Consider an Introduction Template for Multi-Presenter Events

In the past few weeks, I’ve been called upon to facilitate events with multiple speakers.  One had over nine presenters in a three quarter day agenda.    I have found that when delivering such events, it’s important to have a tool to make the speaker introductions painless and effective.  I recently developed an introduction template to do exactly that.

Using this template will help everyone involved:

  • Speakers will appreciate it since it will help them prepare their introduction, since they won’t have to start from scratch. They will also benefit because a good introduction increases their credibility with the audience and makes them look more professional. In other words, you can help them look marvelous, as Billy Crystal might say.

    You & your speakers will look marvelous with well organized & delivered introductions

    You & your speakers will look marvelous with well organized & delivered introductions

  • Audience members will enjoy the template because helps them avoid the dreaded
    “CV Resuscitation.” This is a lifeless, long, drawn-out, monstrosity of an introduction that precedes each presenter at some events. These gremlins put people to sleep and suck the life out of their brain matter like a supercharged, dual-piston, gas-powered, Hoover vacuum.  That, and if done right the consistent format helps the audience code and frame the information they are about to hear, much better than no introduction at all or a nasty one, as described above.  Introductions work like a cerebral palate cleanser in this way.
  • Facilitators/Chair people/MC’s will also benefit because it will save you time before the event because you simply send the template to each speaker at once instead of a one-on-one conversation with each presenter to develop a customized introduction. Having a briefing conversation, either individually, or with all the speakers in a group, is still a great practice.  However, when time is tight, this template works well.   Also, the consistency it also lends to the introductions will make it easier for you to deliver them.  Using well-structured introductions will also make you look more polished and professional as a facilitator.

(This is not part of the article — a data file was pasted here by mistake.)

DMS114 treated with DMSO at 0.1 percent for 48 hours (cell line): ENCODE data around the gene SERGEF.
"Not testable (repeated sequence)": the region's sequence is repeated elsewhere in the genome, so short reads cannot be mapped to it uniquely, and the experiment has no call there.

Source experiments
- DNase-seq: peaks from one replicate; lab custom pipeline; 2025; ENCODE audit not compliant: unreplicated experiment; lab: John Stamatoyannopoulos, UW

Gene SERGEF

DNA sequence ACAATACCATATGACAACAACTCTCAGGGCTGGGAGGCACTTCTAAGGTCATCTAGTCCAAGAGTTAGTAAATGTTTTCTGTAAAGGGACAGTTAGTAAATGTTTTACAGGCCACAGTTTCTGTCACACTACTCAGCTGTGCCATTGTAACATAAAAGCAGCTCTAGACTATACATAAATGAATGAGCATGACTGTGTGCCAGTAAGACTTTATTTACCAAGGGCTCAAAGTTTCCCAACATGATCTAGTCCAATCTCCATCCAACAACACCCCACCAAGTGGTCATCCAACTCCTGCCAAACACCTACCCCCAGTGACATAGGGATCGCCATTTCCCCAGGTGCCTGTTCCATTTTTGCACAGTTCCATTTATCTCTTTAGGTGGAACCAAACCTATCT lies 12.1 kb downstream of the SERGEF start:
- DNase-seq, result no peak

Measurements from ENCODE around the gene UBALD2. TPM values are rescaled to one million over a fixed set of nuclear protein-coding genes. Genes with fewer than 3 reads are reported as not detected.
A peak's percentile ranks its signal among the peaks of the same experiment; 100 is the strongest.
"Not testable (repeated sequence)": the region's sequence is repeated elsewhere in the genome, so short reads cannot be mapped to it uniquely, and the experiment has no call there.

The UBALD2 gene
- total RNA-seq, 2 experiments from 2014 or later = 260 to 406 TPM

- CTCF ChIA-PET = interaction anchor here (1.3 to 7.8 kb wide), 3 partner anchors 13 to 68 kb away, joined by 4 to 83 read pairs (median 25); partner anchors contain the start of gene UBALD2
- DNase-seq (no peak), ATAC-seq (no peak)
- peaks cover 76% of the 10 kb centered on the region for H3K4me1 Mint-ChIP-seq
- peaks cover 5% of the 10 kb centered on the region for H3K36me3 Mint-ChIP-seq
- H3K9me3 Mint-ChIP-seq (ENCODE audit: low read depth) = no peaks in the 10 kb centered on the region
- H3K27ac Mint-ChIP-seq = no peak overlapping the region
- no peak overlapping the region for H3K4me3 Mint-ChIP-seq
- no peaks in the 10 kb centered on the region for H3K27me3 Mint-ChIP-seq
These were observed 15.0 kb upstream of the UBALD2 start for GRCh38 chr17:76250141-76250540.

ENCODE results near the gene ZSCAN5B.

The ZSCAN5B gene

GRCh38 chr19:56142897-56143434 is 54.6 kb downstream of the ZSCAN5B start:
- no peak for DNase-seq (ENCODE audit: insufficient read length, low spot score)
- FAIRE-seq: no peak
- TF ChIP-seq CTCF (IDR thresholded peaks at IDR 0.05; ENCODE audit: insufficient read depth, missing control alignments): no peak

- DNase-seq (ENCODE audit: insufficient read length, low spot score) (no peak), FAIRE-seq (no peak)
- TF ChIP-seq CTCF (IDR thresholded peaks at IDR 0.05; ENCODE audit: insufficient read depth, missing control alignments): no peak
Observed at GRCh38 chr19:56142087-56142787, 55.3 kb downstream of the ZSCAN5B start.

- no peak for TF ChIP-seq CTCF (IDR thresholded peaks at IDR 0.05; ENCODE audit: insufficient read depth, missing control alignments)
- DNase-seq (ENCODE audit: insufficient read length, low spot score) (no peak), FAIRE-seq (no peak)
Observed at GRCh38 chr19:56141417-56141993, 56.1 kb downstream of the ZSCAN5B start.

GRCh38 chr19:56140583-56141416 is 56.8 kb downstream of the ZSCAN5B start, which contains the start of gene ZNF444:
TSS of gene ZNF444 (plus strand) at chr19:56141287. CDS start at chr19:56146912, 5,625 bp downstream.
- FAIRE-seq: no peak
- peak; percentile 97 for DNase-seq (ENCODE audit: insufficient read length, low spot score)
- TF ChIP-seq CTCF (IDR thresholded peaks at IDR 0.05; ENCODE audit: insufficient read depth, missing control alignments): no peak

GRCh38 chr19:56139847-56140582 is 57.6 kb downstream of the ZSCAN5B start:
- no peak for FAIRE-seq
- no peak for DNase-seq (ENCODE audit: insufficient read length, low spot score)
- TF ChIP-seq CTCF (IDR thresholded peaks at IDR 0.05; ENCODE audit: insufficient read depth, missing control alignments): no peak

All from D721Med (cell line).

To use the template, email it to all of your presenters about a week before the event.  Include a date when you will expect the introductions to be returned to you.  If you have time, follow-up with each speaker with a phone call or a face-to face conversation to assist them or to confirm clarity of the assignment.  If not, as the filled out templates are returned to you, build a computer file so all of them are in one place.  Make sure you read out each introduction as they come to ensure you can pronounce and deliver correctly.  Print of the file if you require a hard copy.  At the event, read the templates as you introduce each speaker.

A few things I’ve learned from using this template:

  • Take the time to read each introduction out loud and time and time yourself doing so. If they are too long (target 60 seconds), or don’t sound proper to the ear, edit them accordingly.  Consider replying to the speaker with your changes; it is your event to run but their introduction.  Also check your agenda to see if the time to read the agenda is accounted for.  Ten speakers could be a significant 10 minutes of agenda time.
  • Follow-up with late or tardy speakers a few days before the event. They might overwhelmed,  preparing their presentation, and simply haven’t had time to get to it.  Alternatively, your request message might have gotten list in their email or filtered out by accident.   Consider interviewing the speakers and typing their responses into the template if this helps them.


    Overwhelmed presenters may need additional help to prepare their introduction

  • For folks that don’t reply, print out a template with as much information as you can determine. Position  titles can be researched and presentation names are often on the agenda. Then, before you start, at a break, or during lunch, provide that hard copy for speakers to fill in or interview and record them as a service.
  • If you are using a hard copy, email the file to yourself also. That way, if you lose your hard copy, you won’t have to bother scrambling around at the event.
  • Consider using color, highlighting, bolding, and printing single-sided to suit your preference. Whatever it takes to make your reading job easier when the pressure is on you at delivery time.

What great tools to have you seen to introduce speakers?  

Comment below, tweet me @gsjonuk, or email me at

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